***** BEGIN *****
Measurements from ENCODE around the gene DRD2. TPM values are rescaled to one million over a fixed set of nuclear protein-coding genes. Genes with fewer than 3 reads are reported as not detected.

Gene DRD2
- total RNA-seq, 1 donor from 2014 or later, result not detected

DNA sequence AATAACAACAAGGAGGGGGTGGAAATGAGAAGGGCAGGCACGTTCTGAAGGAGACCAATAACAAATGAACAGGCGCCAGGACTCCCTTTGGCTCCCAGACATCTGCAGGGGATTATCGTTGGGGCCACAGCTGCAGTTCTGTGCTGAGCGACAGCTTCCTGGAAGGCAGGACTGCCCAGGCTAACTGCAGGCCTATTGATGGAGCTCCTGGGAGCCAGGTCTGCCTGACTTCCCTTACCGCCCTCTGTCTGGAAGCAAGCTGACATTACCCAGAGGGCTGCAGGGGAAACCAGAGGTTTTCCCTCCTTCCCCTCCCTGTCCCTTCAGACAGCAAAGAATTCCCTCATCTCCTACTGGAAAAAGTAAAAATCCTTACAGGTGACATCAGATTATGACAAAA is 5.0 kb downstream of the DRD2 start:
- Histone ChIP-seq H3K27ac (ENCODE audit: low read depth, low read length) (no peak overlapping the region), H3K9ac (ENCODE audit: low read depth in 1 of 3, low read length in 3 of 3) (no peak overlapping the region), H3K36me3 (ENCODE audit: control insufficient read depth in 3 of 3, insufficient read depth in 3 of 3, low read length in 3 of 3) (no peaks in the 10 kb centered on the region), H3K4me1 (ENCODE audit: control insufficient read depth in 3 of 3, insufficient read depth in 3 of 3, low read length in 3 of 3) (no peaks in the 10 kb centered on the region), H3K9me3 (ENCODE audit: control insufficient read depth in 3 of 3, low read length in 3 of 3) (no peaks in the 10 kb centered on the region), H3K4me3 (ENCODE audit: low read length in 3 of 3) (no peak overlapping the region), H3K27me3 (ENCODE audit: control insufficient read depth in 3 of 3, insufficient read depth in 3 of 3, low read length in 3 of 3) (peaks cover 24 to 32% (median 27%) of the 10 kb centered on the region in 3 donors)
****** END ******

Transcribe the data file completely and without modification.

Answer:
Measurements from ENCODE around the gene DRD2. TPM values are rescaled to one million over a fixed set of nuclear protein-coding genes. Genes with fewer than 3 reads are reported as not detected.

Gene DRD2
- total RNA-seq, 1 donor from 2014 or later, result not detected

DNA sequence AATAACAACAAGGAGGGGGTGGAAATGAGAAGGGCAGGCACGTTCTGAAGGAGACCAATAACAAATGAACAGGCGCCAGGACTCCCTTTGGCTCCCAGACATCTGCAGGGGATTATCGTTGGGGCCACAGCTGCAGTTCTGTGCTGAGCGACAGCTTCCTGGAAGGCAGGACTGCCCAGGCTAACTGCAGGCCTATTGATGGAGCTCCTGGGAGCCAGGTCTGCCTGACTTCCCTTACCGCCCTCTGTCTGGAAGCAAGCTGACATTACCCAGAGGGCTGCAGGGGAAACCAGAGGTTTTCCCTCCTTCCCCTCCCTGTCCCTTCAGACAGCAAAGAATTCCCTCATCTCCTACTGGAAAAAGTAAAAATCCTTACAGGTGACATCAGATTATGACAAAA is 5.0 kb downstream of the DRD2 start:
- Histone ChIP-seq H3K27ac (ENCODE audit: low read depth, low read length) (no peak overlapping the region), H3K9ac (ENCODE audit: low read depth in 1 of 3, low read length in 3 of 3) (no peak overlapping the region), H3K36me3 (ENCODE audit: control insufficient read depth in 3 of 3, insufficient read depth in 3 of 3, low read length in 3 of 3) (no peaks in the 10 kb centered on the region), H3K4me1 (ENCODE audit: control insufficient read depth in 3 of 3, insufficient read depth in 3 of 3, low read length in 3 of 3) (no peaks in the 10 kb centered on the region), H3K9me3 (ENCODE audit: control insufficient read depth in 3 of 3, low read length in 3 of 3) (no peaks in the 10 kb centered on the region), H3K4me3 (ENCODE audit: low read length in 3 of 3) (no peak overlapping the region), H3K27me3 (ENCODE audit: control insufficient read depth in 3 of 3, insufficient read depth in 3 of 3, low read length in 3 of 3) (peaks cover 24 to 32% (median 27%) of the 10 kb centered on the region in 3 donors)